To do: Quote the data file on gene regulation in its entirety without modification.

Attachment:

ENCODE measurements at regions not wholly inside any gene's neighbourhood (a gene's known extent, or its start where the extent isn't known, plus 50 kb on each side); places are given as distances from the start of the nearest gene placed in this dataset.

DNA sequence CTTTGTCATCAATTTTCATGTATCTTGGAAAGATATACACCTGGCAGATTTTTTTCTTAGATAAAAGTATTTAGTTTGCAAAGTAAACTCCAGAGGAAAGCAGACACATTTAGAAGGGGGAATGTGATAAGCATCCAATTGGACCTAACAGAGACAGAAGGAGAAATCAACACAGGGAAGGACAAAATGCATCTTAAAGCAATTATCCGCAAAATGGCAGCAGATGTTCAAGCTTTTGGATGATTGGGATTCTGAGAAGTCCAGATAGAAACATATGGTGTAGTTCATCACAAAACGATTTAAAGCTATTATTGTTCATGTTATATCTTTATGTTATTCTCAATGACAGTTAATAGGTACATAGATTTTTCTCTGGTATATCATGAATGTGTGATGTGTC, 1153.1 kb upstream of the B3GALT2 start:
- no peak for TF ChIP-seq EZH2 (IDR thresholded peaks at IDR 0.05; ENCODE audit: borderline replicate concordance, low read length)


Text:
ENCODE measurements at regions not wholly inside any gene's neighbourhood (a gene's known extent, or its start where the extent isn't known, plus 50 kb on each side); places are given as distances from the start of the nearest gene placed in this dataset.

DNA sequence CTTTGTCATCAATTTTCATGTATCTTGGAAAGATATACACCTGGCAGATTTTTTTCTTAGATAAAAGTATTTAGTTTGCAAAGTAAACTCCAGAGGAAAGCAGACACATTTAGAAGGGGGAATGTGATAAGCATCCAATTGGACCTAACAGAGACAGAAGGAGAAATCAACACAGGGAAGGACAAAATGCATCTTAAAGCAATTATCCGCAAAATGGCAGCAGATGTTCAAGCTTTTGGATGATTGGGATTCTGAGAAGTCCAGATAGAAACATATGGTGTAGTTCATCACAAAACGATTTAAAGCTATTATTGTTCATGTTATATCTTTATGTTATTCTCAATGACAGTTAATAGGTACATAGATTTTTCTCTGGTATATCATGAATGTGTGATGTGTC, 1153.1 kb upstream of the B3GALT2 start:
- no peak for TF ChIP-seq EZH2 (IDR thresholded peaks at IDR 0.05; ENCODE audit: borderline replicate concordance, low read length)